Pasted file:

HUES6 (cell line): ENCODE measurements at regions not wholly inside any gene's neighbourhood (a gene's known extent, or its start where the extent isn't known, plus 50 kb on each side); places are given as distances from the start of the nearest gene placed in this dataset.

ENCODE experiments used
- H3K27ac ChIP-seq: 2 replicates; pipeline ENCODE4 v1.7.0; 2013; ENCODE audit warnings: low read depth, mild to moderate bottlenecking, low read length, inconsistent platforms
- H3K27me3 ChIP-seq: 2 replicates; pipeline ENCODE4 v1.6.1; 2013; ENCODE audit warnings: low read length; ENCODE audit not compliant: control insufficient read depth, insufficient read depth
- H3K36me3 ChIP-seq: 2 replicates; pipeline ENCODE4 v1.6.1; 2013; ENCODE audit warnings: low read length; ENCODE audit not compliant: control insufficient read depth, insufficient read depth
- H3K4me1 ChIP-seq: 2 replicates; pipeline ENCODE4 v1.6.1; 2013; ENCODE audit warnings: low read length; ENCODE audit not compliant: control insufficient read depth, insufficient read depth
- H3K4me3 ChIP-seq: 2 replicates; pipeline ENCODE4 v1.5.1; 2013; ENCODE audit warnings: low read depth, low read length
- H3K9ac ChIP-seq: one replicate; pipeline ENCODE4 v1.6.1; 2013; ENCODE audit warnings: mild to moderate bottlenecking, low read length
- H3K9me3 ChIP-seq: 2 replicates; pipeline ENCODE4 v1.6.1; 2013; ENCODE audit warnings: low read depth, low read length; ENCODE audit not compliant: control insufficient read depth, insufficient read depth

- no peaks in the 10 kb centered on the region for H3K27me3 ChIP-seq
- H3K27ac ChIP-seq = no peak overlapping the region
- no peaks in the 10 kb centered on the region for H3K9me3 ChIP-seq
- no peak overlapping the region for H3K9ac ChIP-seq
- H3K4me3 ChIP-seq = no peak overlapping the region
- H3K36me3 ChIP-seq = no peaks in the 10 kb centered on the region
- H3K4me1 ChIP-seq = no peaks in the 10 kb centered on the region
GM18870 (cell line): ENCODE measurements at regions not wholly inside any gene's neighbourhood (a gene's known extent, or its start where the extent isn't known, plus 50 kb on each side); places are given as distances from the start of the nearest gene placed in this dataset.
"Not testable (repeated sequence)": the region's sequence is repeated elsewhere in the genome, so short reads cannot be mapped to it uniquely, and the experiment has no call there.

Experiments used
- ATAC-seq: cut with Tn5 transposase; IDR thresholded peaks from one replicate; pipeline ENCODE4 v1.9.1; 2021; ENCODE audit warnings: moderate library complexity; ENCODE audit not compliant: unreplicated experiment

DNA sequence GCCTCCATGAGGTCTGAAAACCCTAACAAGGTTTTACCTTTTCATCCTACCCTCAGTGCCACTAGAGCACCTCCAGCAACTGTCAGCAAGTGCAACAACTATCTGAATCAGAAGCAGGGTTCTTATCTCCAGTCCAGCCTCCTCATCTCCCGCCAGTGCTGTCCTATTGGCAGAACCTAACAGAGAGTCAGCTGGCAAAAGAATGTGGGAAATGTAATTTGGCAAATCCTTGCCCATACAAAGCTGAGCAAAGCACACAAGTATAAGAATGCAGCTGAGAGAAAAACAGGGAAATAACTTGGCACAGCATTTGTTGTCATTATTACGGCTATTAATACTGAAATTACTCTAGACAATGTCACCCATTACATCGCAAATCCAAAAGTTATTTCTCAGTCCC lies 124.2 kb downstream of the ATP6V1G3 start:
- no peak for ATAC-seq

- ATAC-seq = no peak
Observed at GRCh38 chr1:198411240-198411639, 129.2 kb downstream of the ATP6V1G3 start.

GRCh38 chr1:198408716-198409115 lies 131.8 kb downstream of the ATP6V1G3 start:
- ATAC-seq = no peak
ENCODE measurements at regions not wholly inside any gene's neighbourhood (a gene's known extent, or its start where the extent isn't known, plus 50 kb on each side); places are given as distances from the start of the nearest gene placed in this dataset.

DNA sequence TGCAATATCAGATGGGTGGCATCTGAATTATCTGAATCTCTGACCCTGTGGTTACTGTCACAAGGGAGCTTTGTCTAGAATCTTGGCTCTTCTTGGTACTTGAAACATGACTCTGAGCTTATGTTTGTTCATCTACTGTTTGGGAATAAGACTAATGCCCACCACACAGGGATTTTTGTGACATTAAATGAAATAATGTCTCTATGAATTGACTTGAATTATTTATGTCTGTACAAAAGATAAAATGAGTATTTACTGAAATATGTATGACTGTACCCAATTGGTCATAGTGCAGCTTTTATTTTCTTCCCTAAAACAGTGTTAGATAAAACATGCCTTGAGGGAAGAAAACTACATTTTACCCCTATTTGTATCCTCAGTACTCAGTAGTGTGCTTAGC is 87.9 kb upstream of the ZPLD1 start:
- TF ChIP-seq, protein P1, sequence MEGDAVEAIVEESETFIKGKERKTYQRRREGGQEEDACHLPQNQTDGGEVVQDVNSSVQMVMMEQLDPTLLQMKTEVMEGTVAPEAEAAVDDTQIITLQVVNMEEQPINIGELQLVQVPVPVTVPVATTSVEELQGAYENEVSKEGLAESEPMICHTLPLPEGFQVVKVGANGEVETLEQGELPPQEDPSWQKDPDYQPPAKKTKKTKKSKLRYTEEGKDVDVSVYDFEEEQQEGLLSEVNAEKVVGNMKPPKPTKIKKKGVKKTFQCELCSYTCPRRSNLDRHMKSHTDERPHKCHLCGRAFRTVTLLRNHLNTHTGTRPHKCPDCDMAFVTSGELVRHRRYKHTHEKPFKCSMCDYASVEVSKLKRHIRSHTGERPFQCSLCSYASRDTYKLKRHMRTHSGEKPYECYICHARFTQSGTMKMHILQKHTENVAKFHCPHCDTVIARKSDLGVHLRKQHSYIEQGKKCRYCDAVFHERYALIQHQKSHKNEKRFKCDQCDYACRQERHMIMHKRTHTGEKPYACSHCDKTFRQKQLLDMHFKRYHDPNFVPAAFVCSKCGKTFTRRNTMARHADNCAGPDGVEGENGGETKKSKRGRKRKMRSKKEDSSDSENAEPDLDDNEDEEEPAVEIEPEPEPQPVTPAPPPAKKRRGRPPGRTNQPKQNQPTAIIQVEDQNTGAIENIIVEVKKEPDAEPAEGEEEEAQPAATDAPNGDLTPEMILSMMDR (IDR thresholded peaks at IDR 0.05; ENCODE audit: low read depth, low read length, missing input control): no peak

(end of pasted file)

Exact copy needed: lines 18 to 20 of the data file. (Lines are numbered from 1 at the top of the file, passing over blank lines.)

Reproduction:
"Not testable (repeated sequence)": the region's sequence is repeated elsewhere in the genome, so short reads cannot be mapped to it uniquely, and the experiment has no call there.

Experiments used
- ATAC-seq: cut with Tn5 transposase; IDR thresholded peaks from one replicate; pipeline ENCODE4 v1.9.1; 2021; ENCODE audit warnings: moderate library complexity; ENCODE audit not compliant: unreplicated experiment